According to Nezavisimaya gazeta (April 2, 2012), President-elect Putin is planning to create a new National Guard, a domestic security force uniting the MVD VV Interior Troops, the MChS Ministry of Emergency Situation forces and various other security and military elements.
This Natsionalnaya gvardiya would include not just paramilitary security forces but also light airmobile units with their own transport aircraft, specialized motorized infantry brigades, and special forces. The Guard would also assimilate the 20,000 officers in the new Military Police, making it in many ways similar to the French Gendarmerie Nationale or Italian Carabinieri: a parallel police service, parallel military and internal security force all in one. It would comprise some 350,000-400,000 men, mostly (80%) volunteer contract servicemen. About half would be the VV (which number 182,000), the rest from other agencies, including the armed forces. Indeed, some paratroop and airmobile elements of the VDV Airborne Forces would be transferred across. (Though if you’re really creating such an omnibus of repression, why not throw in Cossack forces and auxiliaries, while you’re at it?)
According to the article, “This is not the first time that the powers-that-be have toyed with the concept of a National Guard. The Institute of Contemporary Development, the outgoing president’s think-tank, suggested the creation of the National Guard in the programme drafted for Medvedev four years ago.” However, it actually has a rather longer pedigree, as in 1994 Boris Yeltsin’s security chief Alexander Korzhakov proposed a similar force, not least as a pretty naked bid to consolidate yet more power in his acquisitive hands. According to Izvestiya (January 24, 1995), which leaked the story, it would be an “instrument in the battle for political power and “an armed pillar for the political leader of the state.”
This recent article simply ascribed the scoop to “a source within the Defense Ministry” and said that the Defense Ministry, Security Council, and Presidential Administration were all working on this in the context of the new Defense Plan. It went on to suggest that MVD VV commander-in-chief and deputy interior minister General Nikolai Rogozhkin might head up this new force after he refused the offer of becoming the new armed forces Chief of the General Staff, a post instead likely to go to tough Airborne Forces commander-in-chief General Vladimir Shamanov. (Perhaps as a consolation for losing elements to the Guard?)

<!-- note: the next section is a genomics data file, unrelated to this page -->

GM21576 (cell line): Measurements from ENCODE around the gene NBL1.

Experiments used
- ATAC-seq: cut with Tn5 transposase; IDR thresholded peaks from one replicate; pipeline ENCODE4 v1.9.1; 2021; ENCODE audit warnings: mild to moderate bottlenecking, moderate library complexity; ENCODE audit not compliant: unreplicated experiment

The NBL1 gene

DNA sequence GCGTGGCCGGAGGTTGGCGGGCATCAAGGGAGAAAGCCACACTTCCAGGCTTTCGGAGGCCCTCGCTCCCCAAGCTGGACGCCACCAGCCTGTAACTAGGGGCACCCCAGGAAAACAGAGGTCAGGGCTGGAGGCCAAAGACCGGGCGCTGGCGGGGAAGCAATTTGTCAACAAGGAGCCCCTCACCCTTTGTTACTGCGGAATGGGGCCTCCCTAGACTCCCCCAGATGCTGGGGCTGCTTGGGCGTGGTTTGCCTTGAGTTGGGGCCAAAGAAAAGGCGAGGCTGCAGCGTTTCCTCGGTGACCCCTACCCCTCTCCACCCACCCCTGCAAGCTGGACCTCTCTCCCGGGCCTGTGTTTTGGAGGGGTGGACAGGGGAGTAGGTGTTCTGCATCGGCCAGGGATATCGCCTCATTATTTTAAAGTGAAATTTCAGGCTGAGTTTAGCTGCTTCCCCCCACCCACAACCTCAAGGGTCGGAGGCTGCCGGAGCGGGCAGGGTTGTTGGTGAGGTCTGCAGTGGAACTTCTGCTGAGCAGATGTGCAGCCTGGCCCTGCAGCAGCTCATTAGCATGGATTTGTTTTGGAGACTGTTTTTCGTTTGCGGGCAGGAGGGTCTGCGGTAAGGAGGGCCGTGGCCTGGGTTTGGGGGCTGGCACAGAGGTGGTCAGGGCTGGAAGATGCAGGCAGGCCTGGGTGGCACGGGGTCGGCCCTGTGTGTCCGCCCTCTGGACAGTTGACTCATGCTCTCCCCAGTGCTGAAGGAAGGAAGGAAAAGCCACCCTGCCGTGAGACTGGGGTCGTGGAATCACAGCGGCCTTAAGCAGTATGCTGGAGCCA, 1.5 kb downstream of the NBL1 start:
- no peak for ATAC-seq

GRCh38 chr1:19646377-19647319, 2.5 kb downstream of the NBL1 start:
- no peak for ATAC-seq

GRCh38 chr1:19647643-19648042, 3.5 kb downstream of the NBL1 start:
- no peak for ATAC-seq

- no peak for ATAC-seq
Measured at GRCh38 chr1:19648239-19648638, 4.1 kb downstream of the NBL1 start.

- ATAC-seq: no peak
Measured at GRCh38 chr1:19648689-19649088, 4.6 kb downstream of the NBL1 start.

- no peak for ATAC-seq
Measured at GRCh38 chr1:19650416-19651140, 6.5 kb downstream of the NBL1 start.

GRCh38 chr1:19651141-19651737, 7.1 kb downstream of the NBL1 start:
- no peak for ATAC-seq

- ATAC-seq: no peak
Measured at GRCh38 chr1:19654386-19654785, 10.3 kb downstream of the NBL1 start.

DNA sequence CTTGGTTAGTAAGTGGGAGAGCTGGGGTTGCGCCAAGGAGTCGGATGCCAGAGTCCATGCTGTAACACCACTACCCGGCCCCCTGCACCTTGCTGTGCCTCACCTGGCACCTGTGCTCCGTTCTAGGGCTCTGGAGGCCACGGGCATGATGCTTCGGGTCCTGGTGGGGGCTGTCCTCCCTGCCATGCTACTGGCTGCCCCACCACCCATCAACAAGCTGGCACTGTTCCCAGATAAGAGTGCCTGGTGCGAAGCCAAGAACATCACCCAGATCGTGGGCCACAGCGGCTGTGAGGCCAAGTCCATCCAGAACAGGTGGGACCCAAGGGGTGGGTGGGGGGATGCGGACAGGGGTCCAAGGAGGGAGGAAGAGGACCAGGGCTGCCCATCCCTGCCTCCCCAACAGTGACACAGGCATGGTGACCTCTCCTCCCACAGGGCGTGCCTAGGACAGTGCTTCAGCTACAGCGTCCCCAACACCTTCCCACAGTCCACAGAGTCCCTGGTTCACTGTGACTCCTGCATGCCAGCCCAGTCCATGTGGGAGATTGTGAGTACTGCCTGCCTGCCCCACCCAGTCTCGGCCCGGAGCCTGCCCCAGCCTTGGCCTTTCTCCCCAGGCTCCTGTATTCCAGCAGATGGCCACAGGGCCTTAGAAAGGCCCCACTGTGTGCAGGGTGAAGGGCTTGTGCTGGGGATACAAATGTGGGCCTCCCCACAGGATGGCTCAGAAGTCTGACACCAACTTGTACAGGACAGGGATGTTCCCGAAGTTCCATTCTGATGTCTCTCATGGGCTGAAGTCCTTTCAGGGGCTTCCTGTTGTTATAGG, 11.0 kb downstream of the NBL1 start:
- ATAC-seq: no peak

The article tied this plan to concern about public order following the wave of “color revolutions” and the risk of both violent uprisings and also an upsurge in public protest. Furthermore, the failure of existing forces to bring order to the North Caucasus “demonstrates that existing forces and means could fail to ensure public safety after all. It will take special forces, mobile and more powerful. This is clearly something beyond the Internal Troops and the other forces of the Interior Ministry.” Drawing a direct comparison with the regular military, which “remain regrettably unable to meet the new challenges and threats to national security” despite all the money spent on them, the Guard would thus shoulder the role fighting insurgencies in North Caucasus. Nikolai Zlobin of the World Security Institute in Washington also chimed in that it could be used in dealing with natural disasters.
So far, so definitive, and it was picked up by RT and Pravda. However, Putin spokesman Dmitry Peskov promptly and categorically denied the reports (and his rebuttal received rather wider recirculation) in unusually unambiguous terms. So what is going on? The original report was by NeGa military correspondent Sergei Konovalov, a man with good silovik contacts but also a track record of either swallowing disinformation he is fed or else being willing to plant stories. The classic example was his 2011 “exposé” of open opposition within the generals to military reform that was later and comprehensively debunked, not least by Jake Kipp. (For the record, yes, there is opposition to the direction and pace of reform within the top brass — just not the kind and scale he claimed.)
So on the one hand, this might have been either a trial balloon or else a bid by some (Rogozhkin? Shamanov?) to get such an idea moved onto the agenda. Rogozhkin, after all, might well favor an initiative that, in effect, doubles the size of his VV and removes him from subordination to the Minister of Internal Affairs.
Even more conspiratorially, the article’s vehement attack on military reform and attempt to undercut Makarov’s position by presenting the only real debate as being as to who would replace him is noteworthy, especially as his 2011 piece had also a strong anti-Makarov theme. It is possible that this may also explain this unusual intervention.
Either way, there seems little real prospect of the formation of a “Natsgvardiya” in the near future. Just as Putin, for all his emotional commitment to the FSB, has held back from acquiescing to their empire-building efforts to resubordinate all elements of the intelligence community to one agency precisely to maintain a balance of power and prevent it from becoming too dominant (seemingly even Putin 2.0 doesn’t want KGB 2.0), so too this looks like a “power verticalization” too far. There is no reason to believe that, in effect, changing their badges and masters would make the VV in the North Caucasus shoot any straighter, nor the firefighters and rescue personnel of the MChS dig through rubble any faster. Instead, such a move would simply reflect political and bureaucratic imperatives and suggest a Kremlin far jumpier and more paranoid than — fortunately — we have yet to assume.